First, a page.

Synopses & Reviews
Fonts surround us every day, on street signs and buildings, on movie posters and books, and on just about every product we buy. But where do fonts come from, and why do we need so many? Who is responsible for the staid practicality of Times New Roman, the cool anonymity of Arial, or the irritating levity of Comic Sans (and the movement to ban it)?
Typefaces are now 560 years old, but we barely knew their names until about twenty years ago when the pull-down font menus on our first computers made us all the gods of type. Beginning in the early days of Gutenberg and ending with the most adventurous digital fonts, Simon Garfield explores the rich history and subtle powers of type. He goes on to investigate a range of modern mysteries, including how Helvetica took over the world, what inspires the seeming ubiquitous use of Trajan on bad movie posters, and exactly why the all-type cover of Men are from Mars, Women are from Venus was so effective. It also examines why the "T" in the Beatles logo is longer than the other letters and how Gotham helped Barack Obama into the White House. A must-have book for the design conscious, Just My Type's cheeky irreverence will also charm everyone who loved Eats, Shoots & Leaves and Schott's Original Miscellany.
"Printed type is no mere neutral conveyor of ideas but an artistic medium in its own right, with psychological, social, and even sexual overtones, according to this lively romp through the history of fonts. Garfield (The End of Innocence) surveys fonts from Gutenberg's dour Gothic and the elegant classicism of Garamond to the childlike faux-naÃ¯vetÃ© of Comic Sans, now so widely used for everything from medical brochures to tombstones that a movement has arisen to ban it. Along the way he revisits the sometimes lurid lives of the great typographers incest and bestiality included and explores the legibility of highway signs and the subliminal messaging of presidential campaign fonts. There's much pop psychology here heavy, angular fonts seem male, apparently, while thin, curlicued ones are female and a lot of engaging connoisseurship that occasionally goes overboard, especially when comparing look-alike modern sans serif fonts: you have to strain at gnats to distinguish the ubiquitous corporate cordiality of Helvetica from the 'slightly softer and more rounded tone' of Arial. Regardless, Garfield's evocative prose Cooper Black is 'the sort of font the oils in a lava lamp would form if smashed to the floor' entices us to see letters instead of just reading them. Photos. (Sept.)" Publishers Weekly Copyright PWxyz, LLC. All rights reserved.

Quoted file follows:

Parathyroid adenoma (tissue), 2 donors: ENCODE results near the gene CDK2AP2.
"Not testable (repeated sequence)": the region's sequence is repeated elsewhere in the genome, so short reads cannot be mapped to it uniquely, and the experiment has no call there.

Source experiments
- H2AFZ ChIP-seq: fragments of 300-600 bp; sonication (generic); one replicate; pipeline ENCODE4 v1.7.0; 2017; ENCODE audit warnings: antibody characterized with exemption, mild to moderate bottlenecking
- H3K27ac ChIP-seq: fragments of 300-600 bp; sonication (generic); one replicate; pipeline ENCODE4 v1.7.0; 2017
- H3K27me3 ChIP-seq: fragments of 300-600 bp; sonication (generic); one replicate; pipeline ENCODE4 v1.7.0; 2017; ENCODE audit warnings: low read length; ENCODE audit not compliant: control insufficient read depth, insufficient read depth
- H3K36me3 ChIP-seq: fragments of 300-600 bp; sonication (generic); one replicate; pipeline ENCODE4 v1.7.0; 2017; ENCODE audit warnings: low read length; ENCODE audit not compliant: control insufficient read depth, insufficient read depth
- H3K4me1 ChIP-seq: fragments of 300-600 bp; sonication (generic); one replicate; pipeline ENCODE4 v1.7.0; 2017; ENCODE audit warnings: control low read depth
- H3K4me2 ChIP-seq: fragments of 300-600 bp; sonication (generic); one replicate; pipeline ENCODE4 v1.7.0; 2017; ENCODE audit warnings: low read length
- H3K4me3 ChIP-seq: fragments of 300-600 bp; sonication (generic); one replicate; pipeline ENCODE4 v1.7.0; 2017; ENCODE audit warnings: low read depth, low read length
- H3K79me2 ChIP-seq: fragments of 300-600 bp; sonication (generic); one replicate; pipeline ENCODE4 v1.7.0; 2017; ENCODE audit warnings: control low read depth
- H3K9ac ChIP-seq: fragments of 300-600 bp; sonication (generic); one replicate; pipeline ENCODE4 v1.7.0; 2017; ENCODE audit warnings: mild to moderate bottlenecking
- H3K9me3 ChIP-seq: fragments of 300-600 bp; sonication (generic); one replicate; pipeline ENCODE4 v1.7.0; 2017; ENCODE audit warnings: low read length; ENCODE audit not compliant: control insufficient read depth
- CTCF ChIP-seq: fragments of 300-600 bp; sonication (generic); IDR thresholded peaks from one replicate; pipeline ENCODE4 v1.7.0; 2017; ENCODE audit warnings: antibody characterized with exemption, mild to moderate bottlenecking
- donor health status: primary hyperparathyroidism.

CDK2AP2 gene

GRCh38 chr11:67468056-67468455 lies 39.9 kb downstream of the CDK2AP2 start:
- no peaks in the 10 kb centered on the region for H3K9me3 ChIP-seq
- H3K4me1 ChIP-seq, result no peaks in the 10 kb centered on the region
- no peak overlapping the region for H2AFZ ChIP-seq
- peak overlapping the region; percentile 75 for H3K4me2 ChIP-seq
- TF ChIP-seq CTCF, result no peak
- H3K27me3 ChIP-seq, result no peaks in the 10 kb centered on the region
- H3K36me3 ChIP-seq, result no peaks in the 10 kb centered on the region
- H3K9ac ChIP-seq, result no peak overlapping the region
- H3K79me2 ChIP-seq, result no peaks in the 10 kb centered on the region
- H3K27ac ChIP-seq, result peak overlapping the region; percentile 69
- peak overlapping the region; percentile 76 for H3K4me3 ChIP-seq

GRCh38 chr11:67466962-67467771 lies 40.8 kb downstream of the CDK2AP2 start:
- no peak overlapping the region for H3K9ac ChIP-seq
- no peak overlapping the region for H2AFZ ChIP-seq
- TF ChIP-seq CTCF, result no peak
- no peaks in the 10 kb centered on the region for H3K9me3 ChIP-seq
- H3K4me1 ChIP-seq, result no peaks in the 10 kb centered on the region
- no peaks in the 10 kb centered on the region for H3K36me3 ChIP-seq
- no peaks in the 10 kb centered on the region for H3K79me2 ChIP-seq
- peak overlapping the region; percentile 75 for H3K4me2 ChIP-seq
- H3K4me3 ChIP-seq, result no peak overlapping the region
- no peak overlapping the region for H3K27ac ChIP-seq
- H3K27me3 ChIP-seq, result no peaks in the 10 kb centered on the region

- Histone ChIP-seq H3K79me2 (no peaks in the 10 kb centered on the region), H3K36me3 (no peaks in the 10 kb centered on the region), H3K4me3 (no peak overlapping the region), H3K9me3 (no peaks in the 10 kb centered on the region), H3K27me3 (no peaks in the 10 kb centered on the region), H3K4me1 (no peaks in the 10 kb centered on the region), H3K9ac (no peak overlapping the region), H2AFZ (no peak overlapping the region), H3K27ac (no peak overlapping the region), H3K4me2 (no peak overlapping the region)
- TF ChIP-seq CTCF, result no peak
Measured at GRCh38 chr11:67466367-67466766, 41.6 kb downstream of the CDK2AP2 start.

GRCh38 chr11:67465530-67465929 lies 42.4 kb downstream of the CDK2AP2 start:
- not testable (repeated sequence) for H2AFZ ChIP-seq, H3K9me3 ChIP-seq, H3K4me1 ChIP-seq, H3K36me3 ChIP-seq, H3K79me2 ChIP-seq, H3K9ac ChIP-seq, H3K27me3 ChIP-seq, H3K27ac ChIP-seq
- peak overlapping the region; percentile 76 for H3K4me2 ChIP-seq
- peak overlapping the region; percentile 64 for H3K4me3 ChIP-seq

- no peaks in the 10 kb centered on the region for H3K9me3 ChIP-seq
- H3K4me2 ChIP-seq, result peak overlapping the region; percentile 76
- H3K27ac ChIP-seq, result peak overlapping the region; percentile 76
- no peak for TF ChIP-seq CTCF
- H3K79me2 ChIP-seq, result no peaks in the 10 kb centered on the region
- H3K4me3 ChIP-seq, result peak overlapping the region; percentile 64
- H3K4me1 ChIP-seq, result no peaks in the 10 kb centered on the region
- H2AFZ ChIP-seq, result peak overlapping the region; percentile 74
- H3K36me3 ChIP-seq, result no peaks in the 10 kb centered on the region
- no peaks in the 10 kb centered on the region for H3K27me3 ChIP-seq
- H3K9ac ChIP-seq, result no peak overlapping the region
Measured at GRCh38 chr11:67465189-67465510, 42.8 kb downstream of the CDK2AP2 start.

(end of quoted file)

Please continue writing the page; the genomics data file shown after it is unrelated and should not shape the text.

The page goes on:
"There is even a photograph of a quick brown fox literally jumping over a lazy dog. What a clever, clever book." Lynne Truss
"Did I love this book? My daughter's middle name is Bodoni. Enough said." Maira Kalman
"With wit, grace and intelligence, Simon Garfield tells the fascinating stories behind the letters that we encounter every day on our street corners, our bookstore shelves, and our computer screens." Michael Bierut, Partner, Pentagram Design, New York, and author of Seventy-Nine Short Essays on Design
"Simon Garfield reveals an invisible world behind the printed word... the lives of the designers and the letters they've created have never been more clearly detailed with so much flair." Jessica Kerwin Jenkins, author of Encyclopedia of the Exquisite
About the Author
Simon Garfield is a feature writer at the Observer (London) and the author of nine works of nonfiction, including Mauve: How One Man Invented a Color That Changed the World, which was a New York Times Notable Book, and The End of Innocence, which won the Somerset Maugham Prize. His latest books is Just My Type: A Book about Fonts.